Ever since two wildly complicated (yet beneficial) classes at Pilates Platinum and Studio MDR, I’ve been absolutely sworn against reformer pilates classes.
All these years later, it wasn’t until a recent conversation with certified pilates instructor Taylor Jean Stephan that I learned those aforementioned studios are home to Lagree, which isn’t technically considered pilates. And its machine of choice is, in fact, not a reformer. That’s right—these extremely difficult, small movement exercises take place on a Megaformer. To be fair, I did know there was a difference in machinery. But I didn’t realize those ultra-intense, state-of-the-art reformers were for a different workout altogether. Like all this time, I may have been willing to give the traditional wooden reformer a chance had I understood the difference between Lagree and pilates.
Because I’ve sworn off any type of reformer altogether, I’ve settled for a happy medium with mat pilates. Namely, at Hot Pilates, the trendy heated mat class in West Hollywood’s Sunset Plaza. I honestly love the classes there, but snagging an open slot off ClassPass is like finding an available street parking spot in Koreatown—very tough. Therefore, it may be time to step out of my comfort zone and into a studio that isn’t adorned with its signature flame.
To help me better understand the difference between Lagree and pilates (and to make me feel a little less angsty about the former), I enlisted the expertise of YouTuber, certified Lagree instructor and Banish acne care founder, Daisy Jing. Yes, the multi-hyphenate—who just launched her beauty brand’s gentle mineral sunscreen called The Defender—knows a little bit of everything. And luckily, fitness is one of those things.
Keep reading for the difference between Lagree and pilates in terms of machinery, exercise and results!
Most Notable Difference Between Lagree and Pilates
The concept of Lagree falling under the pilates umbrella isn’t far fetched. Lagree’s founder, Sebastien Lagree used to teach pilates before developing his own namesake method of exercise. Pilates, however, was founded by Joseph Pilates and it was initially created with rehabilitation in mind.
“In the Lagree method, you hold the poses until muscles fatigue and start shaking, creating long lean lines,” Jing—who instructs at Pasadena’s Club Lagree—explains to skyelyfe. “You’re not using weight to sculpt the muscles, just time. It’s been the hardest workout I’ve ever done to date and the holds can be excruciating—but it’s so effective!”
Reformer Pilates Versus Mat Pilates
Even in terms of traditional pilates, you then have the breakdown of reformer versus mat. Like their names suggest, one takes place on a reformer and the other takes on a mat. But what about difficulty, movements and results?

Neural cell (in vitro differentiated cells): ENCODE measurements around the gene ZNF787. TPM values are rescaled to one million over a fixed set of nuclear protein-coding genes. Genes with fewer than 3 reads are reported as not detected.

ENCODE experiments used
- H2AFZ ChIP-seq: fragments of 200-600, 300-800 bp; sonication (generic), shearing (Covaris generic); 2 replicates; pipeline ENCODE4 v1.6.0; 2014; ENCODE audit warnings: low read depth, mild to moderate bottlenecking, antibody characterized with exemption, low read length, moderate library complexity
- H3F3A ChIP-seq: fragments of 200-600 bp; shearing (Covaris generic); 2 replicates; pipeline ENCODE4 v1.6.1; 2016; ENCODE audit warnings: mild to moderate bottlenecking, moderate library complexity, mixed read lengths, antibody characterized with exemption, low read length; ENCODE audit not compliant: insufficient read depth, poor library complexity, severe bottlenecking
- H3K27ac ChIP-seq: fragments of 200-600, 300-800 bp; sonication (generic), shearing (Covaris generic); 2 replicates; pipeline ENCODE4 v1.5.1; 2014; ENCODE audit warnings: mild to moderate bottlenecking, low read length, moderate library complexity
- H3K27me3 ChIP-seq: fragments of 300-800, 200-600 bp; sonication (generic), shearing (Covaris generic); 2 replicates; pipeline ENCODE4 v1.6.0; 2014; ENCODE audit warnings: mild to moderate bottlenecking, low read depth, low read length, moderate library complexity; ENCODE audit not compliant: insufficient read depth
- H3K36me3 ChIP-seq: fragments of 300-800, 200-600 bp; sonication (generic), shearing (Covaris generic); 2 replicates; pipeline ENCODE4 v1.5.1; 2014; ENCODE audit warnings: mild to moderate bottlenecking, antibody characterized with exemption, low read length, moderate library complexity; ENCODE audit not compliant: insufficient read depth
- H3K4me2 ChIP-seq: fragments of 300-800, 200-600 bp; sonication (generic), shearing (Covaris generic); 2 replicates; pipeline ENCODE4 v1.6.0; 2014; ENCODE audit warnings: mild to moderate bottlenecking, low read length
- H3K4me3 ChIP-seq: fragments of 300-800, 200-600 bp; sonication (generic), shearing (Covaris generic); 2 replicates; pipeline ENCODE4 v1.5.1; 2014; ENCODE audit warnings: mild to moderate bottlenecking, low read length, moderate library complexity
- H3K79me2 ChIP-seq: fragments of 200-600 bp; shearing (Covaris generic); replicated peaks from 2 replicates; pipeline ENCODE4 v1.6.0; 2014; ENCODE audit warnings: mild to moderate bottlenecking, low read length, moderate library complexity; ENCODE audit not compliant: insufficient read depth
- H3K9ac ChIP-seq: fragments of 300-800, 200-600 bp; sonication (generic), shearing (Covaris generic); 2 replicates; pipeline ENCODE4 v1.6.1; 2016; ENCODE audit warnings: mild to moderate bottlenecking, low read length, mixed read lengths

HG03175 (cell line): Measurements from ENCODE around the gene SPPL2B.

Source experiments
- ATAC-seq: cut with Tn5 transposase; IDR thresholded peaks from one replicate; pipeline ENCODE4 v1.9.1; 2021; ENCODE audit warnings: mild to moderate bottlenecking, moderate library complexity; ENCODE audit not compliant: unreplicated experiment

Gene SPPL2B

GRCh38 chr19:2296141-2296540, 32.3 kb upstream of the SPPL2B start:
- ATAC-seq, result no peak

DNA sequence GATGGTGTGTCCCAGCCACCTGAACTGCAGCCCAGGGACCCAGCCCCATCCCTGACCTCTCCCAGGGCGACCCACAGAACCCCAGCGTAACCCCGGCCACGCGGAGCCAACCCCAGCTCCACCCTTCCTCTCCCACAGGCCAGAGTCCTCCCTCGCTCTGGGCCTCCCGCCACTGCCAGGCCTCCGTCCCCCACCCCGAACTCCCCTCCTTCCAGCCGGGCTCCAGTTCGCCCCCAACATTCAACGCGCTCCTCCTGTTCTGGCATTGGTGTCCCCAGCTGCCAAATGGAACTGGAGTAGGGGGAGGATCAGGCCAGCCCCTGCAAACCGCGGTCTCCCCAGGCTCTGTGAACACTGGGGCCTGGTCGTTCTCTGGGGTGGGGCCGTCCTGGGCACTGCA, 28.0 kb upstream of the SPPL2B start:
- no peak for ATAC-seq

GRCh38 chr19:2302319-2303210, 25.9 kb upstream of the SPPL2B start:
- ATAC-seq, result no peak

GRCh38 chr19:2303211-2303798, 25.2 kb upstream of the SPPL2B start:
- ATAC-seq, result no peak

“Mat pilates will use bodyweight or small dumbbells, resistance bands or small props to build strength,” Jing explains. “Reformer pilates or pilates on a machine uses the pull and weight of the reformer to shape the body.”
If toning-up is your call, Jing suggests mat. But if you’re looking to build core strength, she says reformer is your calling.
“When you’re on the reformer, your core is holding up your entire body and your core is pulling against the weight of the machine,” she says. “Moves on a reformer are more difficult yet more effective than mat pilates because of using your core to pull the weight of the reformer. The instability of the carriage creates that burn in your core!”
What a Lagree Newbie Can Expect During Their First Session
Jing isn’t here to sugarcoat your foray into the experience. But she assures the struggle will be worth it.
“You can expect it to be difficult, but just try your best,” she says. “There’s going to be a ton of work on your core, and you’ll be on your hands and knees a lot. There will be a lot of shaking—embrace the shake! All the moves done in Lagree have to be done really slowly for you to use that muscle group.”
The Difference Between a Megaformer and Traditional Reformer
The difference between the two machines starts with its origins. The Megaformer was invented by Lagree, and its main purpose was to hold movements for a long amount of time.
“Traditional reformer poses aren’t supposed to be held for a while,” Jing explains. “Also for regular pilates, you’re on the machine on your back a lot. In Lagree, you’re rarely on your back. You’re on your hands and knees a lot, which is so much work for the core to hold you up.”
Why Lagree Is a Strong Mental Health Exercise
Jing, who suffered from severe postpartum anxiety amid lockdown, turned to regular Lagree classes right after her COVID-19 vaccine. As a former gymnast and track and field athlete, she calls it not only the hardest workout she’s ever done, but the only thing that helped with her angst.
“The mental toughness you need to conquer the moves in Lagree helped me keep anxiety at bay,” Jing says. “It’s really a mental workout! You have to conquer all the negative thoughts you have during the workout, and my motto is always, Your mind has to be so strong it conquers all the negative thoughts in your brain. Our brain was developed in prehistoric times for us to ‘be safe’ and it takes mental fitness for us not to give into negative spirals.”
After obtaining her first-ever six-pack from taking Lagree “religiously,” she took upon herself to start teaching.
“I love motivating others to be their best self,” she says.
Now that you know which workout to take, HERE‘s the most stylish way to dress at your class!